You’ve probably read many articles extolling the benefits of vegetarian and vegan diets. While these are good for you, they leave out a very healthy food: fish. One study found that vegetarians and vegans did in fact have a 9% and 15% reduced risk of all-cause mortality, respectively. However pescetarians were even better off, with a 19% reduced risk of all-cause mortality.
A meta analysis found that consuming fish once a week was associated with a 15% reduced risk of coronary heart disease. Eating fish 2- 4 times a week was associated with a 23% reduced risk, while eating fish 5 times a week or more was associated with a 38% reduced risk of heart disease. Overall, each additional 20 grams of fish a day was associated with a 7% reduction in coronary heart disease mortality. Another study found that fish consumption also reduces the risk of colorectal cancer by 12%. Yet another study found that 3 servings of fish a week reduces your risk of stroke by 6%.
Benefits and risks:
The health benefits of fish appear to be due primarily to their high omega-3 content. A study found that intakes of 250 mg a day of omega 3s from fish lowered coronary heart disease risk by 36%.
But, you may have heard that there are also some health risks to eating fish as well. Mercury is a heavy metal that can be toxic to humans. It appears in fish depending on the contamination of the fish’s environment and its lifespan. Another study found that intake of fish high in mercury lessened the beneficial effects of omega-3s (but there was still a net positive benefit to eating high mercury fish). One way to avoid this could be with the help of omega 3 acid ethyl esters. These could be manufactured with the help of a purification process which may get rid of the mercury present in the fish oil. So, What is omega 3 acid ethyl esters? If you want to learn more about omega 3 and its various benefits, you could check online on sites like Clean Wellness.
People have also raised concerns over PCBs and dioxins. However, the health benefits of farmed fish (which have relatively high levels of these compounds) outweigh the risk by 100x to 370x. So, the secret to eating healthy fish is finding those that are high in omega-3, but low in mercury. Without further adieu, here are the top 6 healthiest fish:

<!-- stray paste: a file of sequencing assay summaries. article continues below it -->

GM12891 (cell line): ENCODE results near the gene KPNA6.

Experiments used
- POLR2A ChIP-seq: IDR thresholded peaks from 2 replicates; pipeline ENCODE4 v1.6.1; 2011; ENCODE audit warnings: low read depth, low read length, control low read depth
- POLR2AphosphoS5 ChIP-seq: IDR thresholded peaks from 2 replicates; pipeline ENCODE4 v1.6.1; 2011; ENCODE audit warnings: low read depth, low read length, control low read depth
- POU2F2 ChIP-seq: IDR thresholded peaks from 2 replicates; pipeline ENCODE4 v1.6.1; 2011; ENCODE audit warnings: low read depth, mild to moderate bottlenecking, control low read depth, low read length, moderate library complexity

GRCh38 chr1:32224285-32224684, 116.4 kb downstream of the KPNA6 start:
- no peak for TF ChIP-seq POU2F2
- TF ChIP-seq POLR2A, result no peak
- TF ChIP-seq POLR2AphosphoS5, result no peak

You’ve probably made fun of people who put anchovies on their pizza. But, they might actually have been onto something.
Herring is the healthiest fish you’ve probably never tried. See if you can’t find it in your local grocery store.
Sardines are another healthy fish that are looked down upon by many, but they serve as a great addition to many dishes.
If you’re a deep-sea fisherman you’ve probably caught a few mackerel. But, you might not have know how good they are for you.
5. Rainbow trout:
A prize of fly fishermen, rainbow trout are also great for you.
You’ve probably heard that salmon are good for you. It’s definitely true.
Bonus: complete chart:
Here’s a full chart from the FAO/WHO on the levels of omega-3s and mercury in a variety of fish.
So, aim for those fish that are high in omega-3s and low in mercury. But don’t let the mercury levels scare you away from eating fish overall. Even for fish high in mercury, the benefits outweigh the cost. As one expert said, “As long as you’re not a pregnant woman, the evidence suggests that the balance is always toward net benefit.”
He, Ka, et al. “Accumulated evidence on fish consumption and coronary heart disease mortality a meta-analysis of cohort studies.” Circulation109.22 (2004): 2705-2711.
Larsson, Susanna C., and Nicola Orsini. “Fish consumption and the risk of stroke a dose–response meta-analysis.” Stroke 42.12 (2011): 3621-3623.
Mozaffarian, Dariush, and Eric B. Rimm. “Fish intake, contaminants, and human health: evaluating the risks and the benefits.” Jama 296.15 (2006): 1885-1899.
Mozaffarian, Dariush. “Fish, mercury, selenium and cardiovascular risk: current evidence and unanswered questions.” International journal of environmental research and public health 6.6 (2009): 1894-1916.
Orlich, Michael J., et al. “Vegetarian dietary patterns and mortality in Adventist Health Study 2.” JAMA internal medicine 173.13 (2013): 1230-1238.
Wu, Shengjun, et al. “Fish consumption and colorectal cancer risk in humans: a systematic review and meta-analysis.” The American journal of medicine 125.6 (2012): 551-559.